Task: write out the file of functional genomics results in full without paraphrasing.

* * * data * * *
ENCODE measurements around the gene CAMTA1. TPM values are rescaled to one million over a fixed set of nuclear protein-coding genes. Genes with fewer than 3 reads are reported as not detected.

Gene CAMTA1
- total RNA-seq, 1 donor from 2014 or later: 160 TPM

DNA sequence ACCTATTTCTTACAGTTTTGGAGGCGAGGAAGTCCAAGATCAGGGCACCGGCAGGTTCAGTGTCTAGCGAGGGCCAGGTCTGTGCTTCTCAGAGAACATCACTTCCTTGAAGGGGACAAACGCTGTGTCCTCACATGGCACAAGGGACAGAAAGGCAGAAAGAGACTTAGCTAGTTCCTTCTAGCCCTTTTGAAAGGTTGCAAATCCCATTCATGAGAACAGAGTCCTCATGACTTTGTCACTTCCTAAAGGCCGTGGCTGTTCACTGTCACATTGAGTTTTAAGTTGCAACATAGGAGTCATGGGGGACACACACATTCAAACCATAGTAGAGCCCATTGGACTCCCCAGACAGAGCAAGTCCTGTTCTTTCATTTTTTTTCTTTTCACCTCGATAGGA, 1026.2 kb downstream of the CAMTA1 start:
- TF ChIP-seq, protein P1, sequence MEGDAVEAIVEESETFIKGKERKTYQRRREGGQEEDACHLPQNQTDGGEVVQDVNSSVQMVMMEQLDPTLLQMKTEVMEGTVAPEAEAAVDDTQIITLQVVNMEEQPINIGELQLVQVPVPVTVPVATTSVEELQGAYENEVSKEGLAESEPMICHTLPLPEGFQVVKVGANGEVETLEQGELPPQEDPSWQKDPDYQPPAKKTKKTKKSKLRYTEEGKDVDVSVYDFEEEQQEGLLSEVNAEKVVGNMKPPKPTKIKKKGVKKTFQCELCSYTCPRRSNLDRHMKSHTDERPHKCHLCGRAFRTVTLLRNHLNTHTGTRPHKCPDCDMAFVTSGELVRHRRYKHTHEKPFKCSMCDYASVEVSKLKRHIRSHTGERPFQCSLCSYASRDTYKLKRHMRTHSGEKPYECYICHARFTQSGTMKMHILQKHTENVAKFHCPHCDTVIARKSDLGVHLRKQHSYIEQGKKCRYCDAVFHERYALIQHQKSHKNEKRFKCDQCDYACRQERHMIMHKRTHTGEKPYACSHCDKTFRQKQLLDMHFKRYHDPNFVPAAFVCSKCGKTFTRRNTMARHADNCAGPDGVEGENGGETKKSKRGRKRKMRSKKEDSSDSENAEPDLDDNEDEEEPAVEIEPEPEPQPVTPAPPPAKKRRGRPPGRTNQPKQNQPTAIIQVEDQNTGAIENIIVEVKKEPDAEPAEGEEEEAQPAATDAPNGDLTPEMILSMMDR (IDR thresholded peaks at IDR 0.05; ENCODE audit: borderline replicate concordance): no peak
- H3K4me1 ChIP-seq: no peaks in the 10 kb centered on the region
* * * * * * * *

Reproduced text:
ENCODE measurements around the gene CAMTA1. TPM values are rescaled to one million over a fixed set of nuclear protein-coding genes. Genes with fewer than 3 reads are reported as not detected.

Gene CAMTA1
- total RNA-seq, 1 donor from 2014 or later: 160 TPM

DNA sequence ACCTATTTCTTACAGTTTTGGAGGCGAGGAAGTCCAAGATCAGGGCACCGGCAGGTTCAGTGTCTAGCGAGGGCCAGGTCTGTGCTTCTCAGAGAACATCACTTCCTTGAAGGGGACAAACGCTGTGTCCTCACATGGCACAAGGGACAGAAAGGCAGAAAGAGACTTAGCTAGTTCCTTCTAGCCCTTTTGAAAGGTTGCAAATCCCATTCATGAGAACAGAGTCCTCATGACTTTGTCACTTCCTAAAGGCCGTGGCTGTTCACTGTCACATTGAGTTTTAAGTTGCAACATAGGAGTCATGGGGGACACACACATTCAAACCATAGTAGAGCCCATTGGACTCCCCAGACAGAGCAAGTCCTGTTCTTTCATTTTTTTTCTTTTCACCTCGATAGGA, 1026.2 kb downstream of the CAMTA1 start:
- TF ChIP-seq, protein P1, sequence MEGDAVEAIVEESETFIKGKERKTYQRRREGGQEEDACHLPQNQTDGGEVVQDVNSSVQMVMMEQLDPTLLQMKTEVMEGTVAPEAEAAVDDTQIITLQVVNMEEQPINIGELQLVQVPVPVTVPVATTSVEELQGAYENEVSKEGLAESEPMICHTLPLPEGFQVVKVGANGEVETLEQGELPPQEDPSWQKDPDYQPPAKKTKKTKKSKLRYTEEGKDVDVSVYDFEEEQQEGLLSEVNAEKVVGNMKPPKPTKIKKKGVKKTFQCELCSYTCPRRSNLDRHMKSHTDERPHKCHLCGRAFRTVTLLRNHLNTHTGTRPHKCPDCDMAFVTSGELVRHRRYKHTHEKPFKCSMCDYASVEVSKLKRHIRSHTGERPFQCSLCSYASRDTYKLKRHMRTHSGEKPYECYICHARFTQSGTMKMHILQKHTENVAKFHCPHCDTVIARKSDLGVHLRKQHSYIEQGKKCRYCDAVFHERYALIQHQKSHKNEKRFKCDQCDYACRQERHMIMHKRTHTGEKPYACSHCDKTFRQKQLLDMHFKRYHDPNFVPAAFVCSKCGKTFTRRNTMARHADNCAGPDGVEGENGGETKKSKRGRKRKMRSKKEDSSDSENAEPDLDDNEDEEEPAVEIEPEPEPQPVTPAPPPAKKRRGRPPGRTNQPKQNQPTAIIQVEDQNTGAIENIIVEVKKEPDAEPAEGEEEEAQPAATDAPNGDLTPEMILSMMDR (IDR thresholded peaks at IDR 0.05; ENCODE audit: borderline replicate concordance): no peak
- H3K4me1 ChIP-seq: no peaks in the 10 kb centered on the region